12. Bearing in mind that, by becoming a party to the Optional Protocol, the State party has recognized the competence of the Committee to determine whether there has been a violation of the Covenant or not and that, pursuant to article 2 of the Covenant, the State party has undertaken to ensure to all individuals within its territory and subject to its jurisdiction the rights recognized in the Covenant, and to provide an effective and enforceable remedy in case a violation has been established, the Committee expects to receive from the State party, within 90 days, information about the measures taken to give effect to the Committee's Views. The State party is also requested to publish the Committee's Views.

[Adopted in English, French and Spanish, the English text being the original version. Subsequently to be issued also in Arabic, Chinese and Russian as part of the Committee's annual report to the General Assembly.]


Individual opinion (dissenting) of Committee member Ms. Ruth Wedgwood

This case concerns a family court proceeding and criminal investigation arising from allegations that a father presented a serious danger to the welfare of his young children. The Committee has concluded that so far as the Covenant is concerned, the family court judge was entitled to deny visitation rights to the father. The Committee has rejected the claim by the father, as author of this communication, that the judge’s actions violated articles 17 and 23 of the International Covenant on Civil and Political Rights.

The claim of any parent to continued contact with a child deserves great weight under the standards of articles 17 and 23 of the Covenant. Nonetheless, the Committee has appropriately declined to substitute its own judgment for that of the Family Court. The court engaged in detailed fact-finding concerning allegations of inappropriate sexual activity by the father in regard to the children, and assessed whether continued contact with the parent would endanger the well-being of the affected children.

Though the Court acted within its competence in refusing the father’s claim for visitation, the Committee announces that there was a violation of article 14 of the Covenant because, it is said, the Family Court at Wanganui, New Zealand took too long in reaching this conclusion and because the State party’s ultimate decision in respect of the author’s son was further delayed.

The dreary facts of this case are not fully explicated in the Views of the Committee. In particular, the potential gravity of harm to a child surely has some bearing on the appropriate process of investigation and assessment, as well as the remedy granted.

First, it should be noted that the author’s application to the Family Court for access to his children was not the first step in this confrontation. (Compare Views of the Committee, at paragraph 2.1). Rather, in May 2000, the wife had moved for an order of protection against the author, after he allegedly threatened to shoot her and the children, and to put “the children in the car and gassing himself and the children.” The author was previously convicted for unlawfully discharging a shotgun at another person. The author declined to participate in the four month court proceeding on the protection order. A final order of protection in favor of the wife and children was entered in August 2000. Only thereafter, did the author apply for access to the children, despite the final protection order.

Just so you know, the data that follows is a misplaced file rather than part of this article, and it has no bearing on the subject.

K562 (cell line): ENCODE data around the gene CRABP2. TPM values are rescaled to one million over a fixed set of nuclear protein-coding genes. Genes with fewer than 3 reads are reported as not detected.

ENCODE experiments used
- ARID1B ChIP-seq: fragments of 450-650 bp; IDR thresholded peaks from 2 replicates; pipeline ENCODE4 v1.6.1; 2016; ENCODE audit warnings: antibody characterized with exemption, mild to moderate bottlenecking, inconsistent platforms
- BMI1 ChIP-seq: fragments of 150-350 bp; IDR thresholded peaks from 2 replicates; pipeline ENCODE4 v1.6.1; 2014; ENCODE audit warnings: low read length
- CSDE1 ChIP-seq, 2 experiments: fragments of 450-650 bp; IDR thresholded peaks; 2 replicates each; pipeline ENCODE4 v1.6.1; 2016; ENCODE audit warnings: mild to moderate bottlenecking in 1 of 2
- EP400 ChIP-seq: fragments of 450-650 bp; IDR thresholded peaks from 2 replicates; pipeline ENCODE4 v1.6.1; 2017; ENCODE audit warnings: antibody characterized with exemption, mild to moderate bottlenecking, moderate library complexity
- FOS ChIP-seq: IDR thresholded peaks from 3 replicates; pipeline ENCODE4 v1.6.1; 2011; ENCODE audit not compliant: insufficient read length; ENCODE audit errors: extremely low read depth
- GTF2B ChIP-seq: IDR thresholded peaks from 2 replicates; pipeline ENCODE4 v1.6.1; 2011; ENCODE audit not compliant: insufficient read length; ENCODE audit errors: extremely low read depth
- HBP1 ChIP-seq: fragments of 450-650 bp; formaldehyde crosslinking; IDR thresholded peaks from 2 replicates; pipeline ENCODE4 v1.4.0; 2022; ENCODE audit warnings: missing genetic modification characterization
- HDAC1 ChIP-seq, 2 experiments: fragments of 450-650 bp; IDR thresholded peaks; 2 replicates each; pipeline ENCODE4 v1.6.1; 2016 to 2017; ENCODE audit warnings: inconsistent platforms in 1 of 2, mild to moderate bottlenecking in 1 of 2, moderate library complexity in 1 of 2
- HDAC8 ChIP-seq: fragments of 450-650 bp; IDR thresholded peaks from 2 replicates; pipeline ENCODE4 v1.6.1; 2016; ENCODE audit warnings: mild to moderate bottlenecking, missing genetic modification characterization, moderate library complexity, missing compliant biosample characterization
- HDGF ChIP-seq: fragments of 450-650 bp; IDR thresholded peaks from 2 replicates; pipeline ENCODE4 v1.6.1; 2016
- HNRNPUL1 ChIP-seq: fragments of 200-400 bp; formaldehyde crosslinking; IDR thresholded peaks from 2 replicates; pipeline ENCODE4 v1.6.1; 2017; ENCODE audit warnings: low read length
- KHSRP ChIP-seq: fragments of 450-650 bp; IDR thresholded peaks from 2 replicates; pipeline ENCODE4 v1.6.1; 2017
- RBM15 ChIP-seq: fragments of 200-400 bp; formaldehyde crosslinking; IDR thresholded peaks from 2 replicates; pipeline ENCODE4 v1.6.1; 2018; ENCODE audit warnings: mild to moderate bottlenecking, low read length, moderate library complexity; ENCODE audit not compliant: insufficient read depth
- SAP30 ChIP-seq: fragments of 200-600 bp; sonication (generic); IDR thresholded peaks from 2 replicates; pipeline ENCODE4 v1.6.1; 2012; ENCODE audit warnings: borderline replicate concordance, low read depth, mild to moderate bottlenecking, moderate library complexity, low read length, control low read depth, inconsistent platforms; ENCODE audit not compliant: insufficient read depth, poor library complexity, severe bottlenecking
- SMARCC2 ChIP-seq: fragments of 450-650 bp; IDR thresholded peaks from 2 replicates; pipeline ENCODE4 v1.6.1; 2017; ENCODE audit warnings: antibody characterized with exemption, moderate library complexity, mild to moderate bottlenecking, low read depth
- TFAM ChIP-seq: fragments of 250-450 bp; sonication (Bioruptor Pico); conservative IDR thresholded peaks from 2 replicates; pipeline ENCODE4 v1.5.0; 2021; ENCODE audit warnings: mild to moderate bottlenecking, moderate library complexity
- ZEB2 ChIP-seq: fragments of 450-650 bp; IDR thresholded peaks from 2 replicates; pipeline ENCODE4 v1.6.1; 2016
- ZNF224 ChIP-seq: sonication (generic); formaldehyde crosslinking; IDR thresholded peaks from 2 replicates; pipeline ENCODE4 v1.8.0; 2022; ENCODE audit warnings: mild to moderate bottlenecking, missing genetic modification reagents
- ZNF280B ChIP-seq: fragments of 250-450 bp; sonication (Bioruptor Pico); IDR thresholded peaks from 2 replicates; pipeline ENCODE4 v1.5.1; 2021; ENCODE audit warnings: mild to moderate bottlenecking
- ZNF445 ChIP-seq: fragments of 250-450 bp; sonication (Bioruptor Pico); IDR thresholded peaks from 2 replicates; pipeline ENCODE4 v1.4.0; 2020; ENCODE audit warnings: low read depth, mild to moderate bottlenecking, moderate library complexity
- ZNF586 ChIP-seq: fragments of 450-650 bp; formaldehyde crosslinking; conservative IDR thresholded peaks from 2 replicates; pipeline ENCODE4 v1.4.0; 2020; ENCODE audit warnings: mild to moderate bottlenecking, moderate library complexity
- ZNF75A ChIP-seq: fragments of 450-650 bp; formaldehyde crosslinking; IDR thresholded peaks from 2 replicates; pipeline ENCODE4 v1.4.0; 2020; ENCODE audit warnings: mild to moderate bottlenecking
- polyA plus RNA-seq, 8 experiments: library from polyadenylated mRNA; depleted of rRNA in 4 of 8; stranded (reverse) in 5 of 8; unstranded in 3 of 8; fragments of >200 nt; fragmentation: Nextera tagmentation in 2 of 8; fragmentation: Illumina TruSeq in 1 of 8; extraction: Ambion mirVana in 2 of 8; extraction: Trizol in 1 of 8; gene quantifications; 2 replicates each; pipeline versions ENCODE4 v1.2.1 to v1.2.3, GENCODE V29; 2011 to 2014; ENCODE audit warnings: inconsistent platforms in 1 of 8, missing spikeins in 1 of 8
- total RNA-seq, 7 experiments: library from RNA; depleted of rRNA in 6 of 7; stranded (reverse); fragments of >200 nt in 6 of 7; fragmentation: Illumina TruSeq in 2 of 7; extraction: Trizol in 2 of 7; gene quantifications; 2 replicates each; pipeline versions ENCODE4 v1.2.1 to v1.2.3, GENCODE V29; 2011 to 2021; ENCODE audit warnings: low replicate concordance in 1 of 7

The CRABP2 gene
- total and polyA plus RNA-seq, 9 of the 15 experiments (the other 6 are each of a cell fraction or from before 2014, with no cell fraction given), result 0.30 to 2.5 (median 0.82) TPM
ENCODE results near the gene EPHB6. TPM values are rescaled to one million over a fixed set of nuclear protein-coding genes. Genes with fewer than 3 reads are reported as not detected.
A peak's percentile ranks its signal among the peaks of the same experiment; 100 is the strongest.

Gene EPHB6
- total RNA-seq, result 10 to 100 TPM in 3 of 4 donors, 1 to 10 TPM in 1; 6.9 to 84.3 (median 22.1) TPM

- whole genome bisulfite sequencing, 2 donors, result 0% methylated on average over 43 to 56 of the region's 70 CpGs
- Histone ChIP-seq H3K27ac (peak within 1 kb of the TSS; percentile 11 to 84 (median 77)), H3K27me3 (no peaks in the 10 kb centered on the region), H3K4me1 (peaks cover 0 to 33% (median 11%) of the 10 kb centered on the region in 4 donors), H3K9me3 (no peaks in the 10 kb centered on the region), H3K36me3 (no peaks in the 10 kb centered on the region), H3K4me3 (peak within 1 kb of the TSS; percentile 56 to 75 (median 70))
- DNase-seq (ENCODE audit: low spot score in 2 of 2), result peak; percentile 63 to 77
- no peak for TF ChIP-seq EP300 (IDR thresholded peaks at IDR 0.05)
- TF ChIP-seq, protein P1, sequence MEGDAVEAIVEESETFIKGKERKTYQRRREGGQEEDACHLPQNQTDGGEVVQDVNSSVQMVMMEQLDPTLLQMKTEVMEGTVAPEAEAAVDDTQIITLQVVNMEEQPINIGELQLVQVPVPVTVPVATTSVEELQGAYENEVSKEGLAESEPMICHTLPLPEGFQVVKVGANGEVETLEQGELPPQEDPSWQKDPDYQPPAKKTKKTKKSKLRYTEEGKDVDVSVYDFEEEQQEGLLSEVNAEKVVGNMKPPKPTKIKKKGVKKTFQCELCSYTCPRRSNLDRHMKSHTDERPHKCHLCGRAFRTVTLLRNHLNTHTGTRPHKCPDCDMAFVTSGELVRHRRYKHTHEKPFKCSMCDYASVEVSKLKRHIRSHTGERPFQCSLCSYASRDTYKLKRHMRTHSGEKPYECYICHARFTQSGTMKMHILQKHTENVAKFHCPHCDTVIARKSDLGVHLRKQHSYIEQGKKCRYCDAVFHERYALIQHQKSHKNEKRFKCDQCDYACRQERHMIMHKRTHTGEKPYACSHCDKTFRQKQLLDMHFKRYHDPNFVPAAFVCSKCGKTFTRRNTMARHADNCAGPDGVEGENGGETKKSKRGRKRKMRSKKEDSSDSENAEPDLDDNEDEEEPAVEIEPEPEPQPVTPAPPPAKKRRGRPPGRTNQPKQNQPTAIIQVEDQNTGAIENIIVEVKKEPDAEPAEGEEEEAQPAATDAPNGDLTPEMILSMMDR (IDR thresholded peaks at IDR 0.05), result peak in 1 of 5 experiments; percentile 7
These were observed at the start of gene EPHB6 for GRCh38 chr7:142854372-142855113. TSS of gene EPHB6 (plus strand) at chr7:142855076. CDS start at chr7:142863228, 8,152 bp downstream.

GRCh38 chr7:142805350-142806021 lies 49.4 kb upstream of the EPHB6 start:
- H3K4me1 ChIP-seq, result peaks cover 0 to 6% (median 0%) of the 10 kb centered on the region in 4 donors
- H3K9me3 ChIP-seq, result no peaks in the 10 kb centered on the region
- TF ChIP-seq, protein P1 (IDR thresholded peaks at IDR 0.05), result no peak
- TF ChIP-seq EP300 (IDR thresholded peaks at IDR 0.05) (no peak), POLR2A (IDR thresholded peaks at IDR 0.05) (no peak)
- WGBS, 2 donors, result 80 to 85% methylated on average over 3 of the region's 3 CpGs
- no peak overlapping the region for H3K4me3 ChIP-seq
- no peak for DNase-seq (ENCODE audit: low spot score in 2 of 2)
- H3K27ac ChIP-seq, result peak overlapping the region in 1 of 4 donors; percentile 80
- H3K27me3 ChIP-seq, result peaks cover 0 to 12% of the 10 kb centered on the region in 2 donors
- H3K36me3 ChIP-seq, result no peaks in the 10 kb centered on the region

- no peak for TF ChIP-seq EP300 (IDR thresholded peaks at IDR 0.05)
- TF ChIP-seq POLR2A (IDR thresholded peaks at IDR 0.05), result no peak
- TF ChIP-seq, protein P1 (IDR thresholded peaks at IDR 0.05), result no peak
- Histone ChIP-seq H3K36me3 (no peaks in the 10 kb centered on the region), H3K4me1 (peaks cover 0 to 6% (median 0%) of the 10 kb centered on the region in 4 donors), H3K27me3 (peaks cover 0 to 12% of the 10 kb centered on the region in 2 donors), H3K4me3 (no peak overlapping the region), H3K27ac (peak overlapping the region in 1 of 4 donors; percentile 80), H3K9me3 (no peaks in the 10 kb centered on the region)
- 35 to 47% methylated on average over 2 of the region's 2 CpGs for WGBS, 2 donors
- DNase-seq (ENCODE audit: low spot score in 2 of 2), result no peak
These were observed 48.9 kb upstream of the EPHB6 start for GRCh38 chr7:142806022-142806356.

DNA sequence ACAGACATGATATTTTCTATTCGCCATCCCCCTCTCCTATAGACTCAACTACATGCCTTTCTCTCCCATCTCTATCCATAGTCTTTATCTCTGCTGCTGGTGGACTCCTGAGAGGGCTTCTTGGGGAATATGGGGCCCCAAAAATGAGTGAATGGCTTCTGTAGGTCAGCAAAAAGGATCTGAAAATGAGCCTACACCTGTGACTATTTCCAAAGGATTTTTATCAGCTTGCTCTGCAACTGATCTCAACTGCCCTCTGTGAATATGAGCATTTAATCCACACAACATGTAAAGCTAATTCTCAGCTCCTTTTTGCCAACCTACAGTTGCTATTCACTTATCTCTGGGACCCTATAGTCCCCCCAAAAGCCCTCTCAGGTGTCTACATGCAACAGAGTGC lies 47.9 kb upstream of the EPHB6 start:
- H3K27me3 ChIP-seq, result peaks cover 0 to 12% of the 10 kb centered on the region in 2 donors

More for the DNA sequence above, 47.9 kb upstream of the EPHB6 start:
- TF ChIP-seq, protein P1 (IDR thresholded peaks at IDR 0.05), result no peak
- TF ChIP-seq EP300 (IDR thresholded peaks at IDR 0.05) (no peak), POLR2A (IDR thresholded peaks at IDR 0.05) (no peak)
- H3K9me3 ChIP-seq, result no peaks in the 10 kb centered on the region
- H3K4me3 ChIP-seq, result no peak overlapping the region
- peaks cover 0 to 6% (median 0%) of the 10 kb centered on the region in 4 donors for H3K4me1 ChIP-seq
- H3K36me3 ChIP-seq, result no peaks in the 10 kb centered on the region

In considering the author’s application for visitation with the children, the Family Court was confronted by several disturbing allegations. The eight-year-old daughter (designated as “C” in the court’s judgment and in the Committee’s Views) reported in two interviews in June 2001 and October 2002 that her father had had genital contact and sexual intercourse with her on a number of occasions. The eleven-year-old daughter (designated as “S”) also stated that her father had touched her sexually on repeated occasions.

In a June 26, 2002 report, a clinical psychologist informed the court that the older daughter “reported significant fear of ER. She did not want any contact with him”. In another report dated March 19, 2003, this same daughter “remained opposed to any contact with ER”.

So, too, the younger girl (“C”) stated in March 2003 that “she did not want any contact because she did not trust him to keep her safe”. A younger brother (“E”), who had allegedly witnessed the father’s kitchen table massage of the younger daughter “advised he did not want to see his father”.

On June 2003, the New Zealand Family Court rendered a detailed judgment of 57 pages, analyzing the interviews and psychological evaluations of the children. The Court’s evaluation also included the psychological assessment of both parents, testimony by both parents, and affidavits from four other persons. The judge took note of the evidentiary standard of New Zealand law that “the more serious the allegation … the stronger should be the evidence before the Court concludes that the allegation is established on the balance of probability”. In part, because there was no corroborative medical evidence of the claimed incidents of abuse, the Court ultimately decided that it could not find, by a balance of probabilities, that the father had sexually abused the children.